The morning after Interfaith Outreach & Community Partner's overnight "Sleep Out" is a testament to resilience. Participants emerge from sleeping bag cocoons with waxy red cheeks and chattering teeth. They escape from automobiles and tents with short, choppy steps. Some look as if they've never been so excited to see 6 a.m.
"I'm so glad that's over," is a reoccurring quote.
So is, "It's not even technically winter yet."
It's the morning of Thursday, Dec. 12, and these cold-weather warriors have just spent the last eight or so hours sleeping in sub-zero temperatures, with wind chills settling around -20 degrees. They're not quite gluttons for punishment, but rather looking to raise awareness for homelessness in the west metro.
In a Ford pick-up truck nestled in a corner of the IOCP parking lot, Bob Fisher sleeps in a semi-awkward position within his crew cab - it's akin to a helix shape. Fisher is perhaps the most prepared "Sleep Out" participant, having cold weather camping gear and years of "Sleep Out" experience under his belt.
In fact, the "Sleep Out" has become relatively commonplace for Fisher, who quietly participates as an equal camper with others despite being the pioneer of IOCP's largest fundraising campaign.
This year's "Sleep Out" targeted a fundraising goal of $2.067 million to help 1,777 families in need. The money helps struggling families with basic needs, such as housing and food, until they can support themselves again.
To understand how a sole winter camper helped start a multi-million dollar fundraising and awareness venture, you would need to go back to 1993, and visit Fisher in his back yard.
There, you would find Fisher trying out a new hobby. Fisher was getting stir crazy and needed something to do in the winter. He admitted that he wasn't much of a downhill skier, and was simply not a fan of cross country skiing. He wasn't a strong skater, so hockey was a lost option.
On a trip to a sporting goods store, Fisher was exposed to the world of winter camping. He found a sleeping bag that advertised its ability to withstand temperatures of -15 degrees. With that, Fisher spent his first night out in, of course, subzero temperatures in his back yard. Yet, lying awake shivering gave Fisher a revelation of sorts.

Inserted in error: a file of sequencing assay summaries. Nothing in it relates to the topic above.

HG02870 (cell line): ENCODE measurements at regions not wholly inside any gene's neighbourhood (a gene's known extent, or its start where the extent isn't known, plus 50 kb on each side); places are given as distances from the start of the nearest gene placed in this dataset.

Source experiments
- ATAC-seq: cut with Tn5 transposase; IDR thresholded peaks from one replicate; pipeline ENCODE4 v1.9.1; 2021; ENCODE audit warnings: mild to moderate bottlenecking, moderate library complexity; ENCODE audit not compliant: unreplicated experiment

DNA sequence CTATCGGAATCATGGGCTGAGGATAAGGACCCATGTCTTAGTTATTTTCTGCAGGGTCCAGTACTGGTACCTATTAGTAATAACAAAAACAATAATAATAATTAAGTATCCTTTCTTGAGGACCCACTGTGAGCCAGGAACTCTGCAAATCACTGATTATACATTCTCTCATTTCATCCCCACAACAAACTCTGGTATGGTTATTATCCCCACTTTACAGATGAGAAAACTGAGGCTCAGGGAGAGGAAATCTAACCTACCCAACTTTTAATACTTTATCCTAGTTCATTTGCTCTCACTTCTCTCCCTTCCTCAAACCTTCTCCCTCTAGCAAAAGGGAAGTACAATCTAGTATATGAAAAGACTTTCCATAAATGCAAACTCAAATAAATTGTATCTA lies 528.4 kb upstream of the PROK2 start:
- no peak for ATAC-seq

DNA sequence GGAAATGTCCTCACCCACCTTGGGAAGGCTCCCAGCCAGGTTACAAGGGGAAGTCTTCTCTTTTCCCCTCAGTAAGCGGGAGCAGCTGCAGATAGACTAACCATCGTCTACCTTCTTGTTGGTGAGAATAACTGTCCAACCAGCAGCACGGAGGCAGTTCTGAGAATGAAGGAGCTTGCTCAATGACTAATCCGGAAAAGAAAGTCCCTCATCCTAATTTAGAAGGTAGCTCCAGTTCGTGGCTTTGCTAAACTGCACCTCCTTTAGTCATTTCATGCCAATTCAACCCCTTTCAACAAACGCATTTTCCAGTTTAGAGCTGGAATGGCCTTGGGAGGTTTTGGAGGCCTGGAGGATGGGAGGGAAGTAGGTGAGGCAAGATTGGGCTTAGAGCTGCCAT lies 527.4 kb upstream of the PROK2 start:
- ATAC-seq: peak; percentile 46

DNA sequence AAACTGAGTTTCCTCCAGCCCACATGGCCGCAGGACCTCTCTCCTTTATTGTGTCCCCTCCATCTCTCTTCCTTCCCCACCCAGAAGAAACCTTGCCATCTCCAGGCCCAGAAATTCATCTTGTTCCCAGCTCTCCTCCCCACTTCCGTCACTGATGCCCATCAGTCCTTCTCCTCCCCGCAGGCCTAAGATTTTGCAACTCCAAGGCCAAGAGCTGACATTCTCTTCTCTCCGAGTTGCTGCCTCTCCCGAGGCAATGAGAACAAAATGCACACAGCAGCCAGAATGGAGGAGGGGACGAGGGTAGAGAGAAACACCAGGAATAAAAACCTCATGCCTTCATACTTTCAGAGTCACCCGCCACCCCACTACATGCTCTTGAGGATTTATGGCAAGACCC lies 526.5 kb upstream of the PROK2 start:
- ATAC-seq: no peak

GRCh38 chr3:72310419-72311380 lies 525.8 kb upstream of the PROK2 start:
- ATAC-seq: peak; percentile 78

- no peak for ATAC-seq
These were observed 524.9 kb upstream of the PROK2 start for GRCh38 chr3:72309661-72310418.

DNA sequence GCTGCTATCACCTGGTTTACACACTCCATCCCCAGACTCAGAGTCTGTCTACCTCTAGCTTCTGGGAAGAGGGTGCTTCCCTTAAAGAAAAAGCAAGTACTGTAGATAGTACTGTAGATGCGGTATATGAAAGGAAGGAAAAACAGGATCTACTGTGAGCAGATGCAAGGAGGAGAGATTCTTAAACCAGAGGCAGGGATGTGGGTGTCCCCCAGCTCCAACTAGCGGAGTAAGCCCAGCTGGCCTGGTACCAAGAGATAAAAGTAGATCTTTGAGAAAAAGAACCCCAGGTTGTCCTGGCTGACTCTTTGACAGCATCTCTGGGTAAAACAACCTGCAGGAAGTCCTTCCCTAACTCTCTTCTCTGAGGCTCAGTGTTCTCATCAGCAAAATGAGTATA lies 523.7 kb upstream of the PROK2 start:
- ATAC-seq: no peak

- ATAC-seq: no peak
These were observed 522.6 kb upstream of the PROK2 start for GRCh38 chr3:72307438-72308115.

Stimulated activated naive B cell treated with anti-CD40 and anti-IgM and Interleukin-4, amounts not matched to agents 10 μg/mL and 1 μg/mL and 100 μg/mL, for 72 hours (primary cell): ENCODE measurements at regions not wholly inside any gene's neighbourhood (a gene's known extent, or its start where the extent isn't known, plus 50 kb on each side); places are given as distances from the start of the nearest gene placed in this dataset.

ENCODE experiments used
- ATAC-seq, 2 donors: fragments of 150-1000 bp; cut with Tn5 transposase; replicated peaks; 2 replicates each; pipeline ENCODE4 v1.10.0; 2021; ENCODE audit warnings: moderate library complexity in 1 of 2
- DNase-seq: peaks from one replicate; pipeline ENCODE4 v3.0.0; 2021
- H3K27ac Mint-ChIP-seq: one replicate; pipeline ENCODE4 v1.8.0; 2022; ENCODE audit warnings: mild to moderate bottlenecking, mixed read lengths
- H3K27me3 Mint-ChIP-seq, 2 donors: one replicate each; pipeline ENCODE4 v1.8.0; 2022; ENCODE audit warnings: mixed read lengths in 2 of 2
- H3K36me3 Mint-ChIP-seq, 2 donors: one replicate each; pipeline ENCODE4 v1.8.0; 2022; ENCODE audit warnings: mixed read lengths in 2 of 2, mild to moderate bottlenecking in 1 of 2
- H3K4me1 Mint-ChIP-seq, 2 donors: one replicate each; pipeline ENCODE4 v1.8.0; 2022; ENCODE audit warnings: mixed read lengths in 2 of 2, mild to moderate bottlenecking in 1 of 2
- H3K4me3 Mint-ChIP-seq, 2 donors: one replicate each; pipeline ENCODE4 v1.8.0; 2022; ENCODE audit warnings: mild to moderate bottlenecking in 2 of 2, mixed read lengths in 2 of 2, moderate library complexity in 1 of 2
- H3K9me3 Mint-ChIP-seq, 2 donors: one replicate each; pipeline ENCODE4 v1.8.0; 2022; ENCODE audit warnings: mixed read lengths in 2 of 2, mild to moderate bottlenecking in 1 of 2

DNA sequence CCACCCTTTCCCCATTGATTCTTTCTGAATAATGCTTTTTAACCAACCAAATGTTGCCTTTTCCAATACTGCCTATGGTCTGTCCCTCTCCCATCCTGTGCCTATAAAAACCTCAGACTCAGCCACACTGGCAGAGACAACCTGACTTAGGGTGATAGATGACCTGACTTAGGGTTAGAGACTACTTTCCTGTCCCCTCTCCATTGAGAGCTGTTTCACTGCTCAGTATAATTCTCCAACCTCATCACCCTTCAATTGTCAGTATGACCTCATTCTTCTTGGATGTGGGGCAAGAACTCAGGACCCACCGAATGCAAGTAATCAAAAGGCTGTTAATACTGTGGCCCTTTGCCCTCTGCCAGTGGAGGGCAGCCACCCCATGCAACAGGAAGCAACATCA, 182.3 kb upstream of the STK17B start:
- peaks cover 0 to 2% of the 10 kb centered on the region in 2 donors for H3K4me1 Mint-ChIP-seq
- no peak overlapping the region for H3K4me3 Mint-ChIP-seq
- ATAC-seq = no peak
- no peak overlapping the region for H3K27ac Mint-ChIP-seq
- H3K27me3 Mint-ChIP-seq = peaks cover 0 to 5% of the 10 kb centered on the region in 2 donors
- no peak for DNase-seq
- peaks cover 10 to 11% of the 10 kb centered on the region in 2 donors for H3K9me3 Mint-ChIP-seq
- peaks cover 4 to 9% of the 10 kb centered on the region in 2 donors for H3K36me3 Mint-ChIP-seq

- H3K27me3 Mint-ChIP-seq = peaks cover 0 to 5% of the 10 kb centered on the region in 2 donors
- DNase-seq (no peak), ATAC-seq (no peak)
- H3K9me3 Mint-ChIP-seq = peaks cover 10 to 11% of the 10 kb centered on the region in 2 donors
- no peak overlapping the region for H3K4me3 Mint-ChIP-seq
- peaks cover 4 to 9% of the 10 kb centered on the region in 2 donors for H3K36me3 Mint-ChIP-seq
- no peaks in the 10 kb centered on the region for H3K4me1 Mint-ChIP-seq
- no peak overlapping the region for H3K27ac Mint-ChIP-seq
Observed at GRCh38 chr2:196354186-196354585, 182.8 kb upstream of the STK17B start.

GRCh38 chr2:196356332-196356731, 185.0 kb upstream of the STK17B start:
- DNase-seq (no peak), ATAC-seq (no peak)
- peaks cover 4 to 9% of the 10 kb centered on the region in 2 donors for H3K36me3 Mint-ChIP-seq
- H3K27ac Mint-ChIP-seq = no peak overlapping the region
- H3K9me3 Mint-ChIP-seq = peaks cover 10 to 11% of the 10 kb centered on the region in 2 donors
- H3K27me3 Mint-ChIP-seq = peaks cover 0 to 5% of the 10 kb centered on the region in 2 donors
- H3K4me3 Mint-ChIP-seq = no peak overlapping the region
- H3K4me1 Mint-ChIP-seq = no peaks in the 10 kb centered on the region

"I went out and set up my tent with no knowledge of winter camping and froze my butt off," Fisher, 65, said. "I learned that I was claustrophobic when I tried to zip the mummy bag all the way. Once I zipped it up I couldn't find the zipper. It was not a good night at all. But at about 2 o'clock in the morning I get this message – I keep thinking of it as a teletype thing going across the front of my brain – and it basically tells me, 'This is a good idea what you're doing. Just move the tent to the front yard and do something for the needy people in Wayzata.'"
Fisher pauses and repeats the phrase, "needy people in Wayzata." Fisher admits that he takes time to let those words sink in when he utters them.
"I joke that maybe there were some people short a BMW payment," Fisher said.
Fisher relocated his tent from his back yard to the front yard to help with community visibility. He said he raised around $10,000 in three weeks when he made the push to do good. With the money, Fisher thought he would purchase Thanksgiving dinners for families that happened to be struggling around the holiday.
Fisher took the money he raised and brought it to IOCP, where he sat down for a discussion with Executive Director LaDonna Hoy, who founded IOCP in 1979.
"I brought the money over to IOCP, and I really thought I'd be putting them out of business because there's not need in Wayzata. If you feed 100 families, that was about it, I figured," Fisher said. "So I brought it over and was feeling a little cocky, I suppose. LaDonna Hoy came and sat down in front of me, looked me right in the eye and made sure I knew what the heck was going on. She said, 'Well, this is really good and you raised a lot of awareness and money. But what good would a hot holiday meal do for a family of four that's living in a car? They have no way to cook it.' I said, 'Living in a car? What do you mean?' And she said, 'Yeah, there's homeless people around here.'"